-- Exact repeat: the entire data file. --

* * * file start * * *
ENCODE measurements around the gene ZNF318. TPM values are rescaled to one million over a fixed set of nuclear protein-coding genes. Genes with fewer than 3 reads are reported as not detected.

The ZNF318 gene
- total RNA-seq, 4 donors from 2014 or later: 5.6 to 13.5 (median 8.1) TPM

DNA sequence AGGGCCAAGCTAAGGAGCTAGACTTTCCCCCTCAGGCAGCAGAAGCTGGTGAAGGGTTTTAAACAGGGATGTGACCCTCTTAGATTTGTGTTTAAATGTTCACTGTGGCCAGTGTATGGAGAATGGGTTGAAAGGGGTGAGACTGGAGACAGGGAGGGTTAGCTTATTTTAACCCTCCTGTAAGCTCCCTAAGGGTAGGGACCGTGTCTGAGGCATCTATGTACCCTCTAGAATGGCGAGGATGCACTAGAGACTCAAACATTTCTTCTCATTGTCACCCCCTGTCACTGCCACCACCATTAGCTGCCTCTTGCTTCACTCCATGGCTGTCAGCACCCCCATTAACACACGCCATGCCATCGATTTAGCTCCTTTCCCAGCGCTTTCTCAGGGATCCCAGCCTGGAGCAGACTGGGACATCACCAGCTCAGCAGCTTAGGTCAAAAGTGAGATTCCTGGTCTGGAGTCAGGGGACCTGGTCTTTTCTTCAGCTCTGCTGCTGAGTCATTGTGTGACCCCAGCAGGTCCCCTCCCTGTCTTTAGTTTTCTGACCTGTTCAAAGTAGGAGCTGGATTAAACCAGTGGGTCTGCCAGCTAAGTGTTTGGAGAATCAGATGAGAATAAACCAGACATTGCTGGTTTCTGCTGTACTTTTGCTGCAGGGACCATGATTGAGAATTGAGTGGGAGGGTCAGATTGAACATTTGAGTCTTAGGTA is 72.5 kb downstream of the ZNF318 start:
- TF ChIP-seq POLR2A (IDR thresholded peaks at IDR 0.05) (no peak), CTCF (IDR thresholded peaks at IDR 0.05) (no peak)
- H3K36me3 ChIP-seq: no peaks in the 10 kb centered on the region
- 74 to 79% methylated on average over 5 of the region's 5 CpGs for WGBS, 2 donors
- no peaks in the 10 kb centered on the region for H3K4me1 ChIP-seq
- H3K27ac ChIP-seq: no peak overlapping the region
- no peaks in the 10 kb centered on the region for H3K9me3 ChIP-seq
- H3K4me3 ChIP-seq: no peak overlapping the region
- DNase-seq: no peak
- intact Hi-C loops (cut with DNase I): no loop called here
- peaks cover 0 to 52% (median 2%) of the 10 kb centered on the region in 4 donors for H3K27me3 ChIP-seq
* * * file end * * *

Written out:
ENCODE measurements around the gene ZNF318. TPM values are rescaled to one million over a fixed set of nuclear protein-coding genes. Genes with fewer than 3 reads are reported as not detected.

The ZNF318 gene
- total RNA-seq, 4 donors from 2014 or later: 5.6 to 13.5 (median 8.1) TPM

DNA sequence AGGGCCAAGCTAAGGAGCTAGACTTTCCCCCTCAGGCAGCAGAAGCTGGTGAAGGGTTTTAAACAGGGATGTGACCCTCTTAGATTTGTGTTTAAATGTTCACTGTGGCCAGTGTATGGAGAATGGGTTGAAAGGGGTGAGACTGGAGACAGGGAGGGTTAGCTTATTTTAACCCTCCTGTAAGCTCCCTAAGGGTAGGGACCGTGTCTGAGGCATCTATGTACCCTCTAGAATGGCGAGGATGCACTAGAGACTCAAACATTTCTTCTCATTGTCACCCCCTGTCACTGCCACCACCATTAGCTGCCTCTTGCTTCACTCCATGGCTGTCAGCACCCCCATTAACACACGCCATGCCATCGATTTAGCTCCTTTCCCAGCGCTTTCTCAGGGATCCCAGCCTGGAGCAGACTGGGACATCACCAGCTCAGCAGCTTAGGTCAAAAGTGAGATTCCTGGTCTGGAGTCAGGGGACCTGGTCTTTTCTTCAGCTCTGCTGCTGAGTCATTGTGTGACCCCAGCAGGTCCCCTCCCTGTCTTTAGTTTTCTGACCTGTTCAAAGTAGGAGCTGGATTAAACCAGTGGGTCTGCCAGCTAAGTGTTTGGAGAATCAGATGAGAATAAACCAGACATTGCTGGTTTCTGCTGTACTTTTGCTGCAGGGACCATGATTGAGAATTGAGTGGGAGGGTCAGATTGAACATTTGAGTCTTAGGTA is 72.5 kb downstream of the ZNF318 start:
- TF ChIP-seq POLR2A (IDR thresholded peaks at IDR 0.05) (no peak), CTCF (IDR thresholded peaks at IDR 0.05) (no peak)
- H3K36me3 ChIP-seq: no peaks in the 10 kb centered on the region
- 74 to 79% methylated on average over 5 of the region's 5 CpGs for WGBS, 2 donors
- no peaks in the 10 kb centered on the region for H3K4me1 ChIP-seq
- H3K27ac ChIP-seq: no peak overlapping the region
- no peaks in the 10 kb centered on the region for H3K9me3 ChIP-seq
- H3K4me3 ChIP-seq: no peak overlapping the region
- DNase-seq: no peak
- intact Hi-C loops (cut with DNase I): no loop called here
- peaks cover 0 to 52% (median 2%) of the 10 kb centered on the region in 4 donors for H3K27me3 ChIP-seq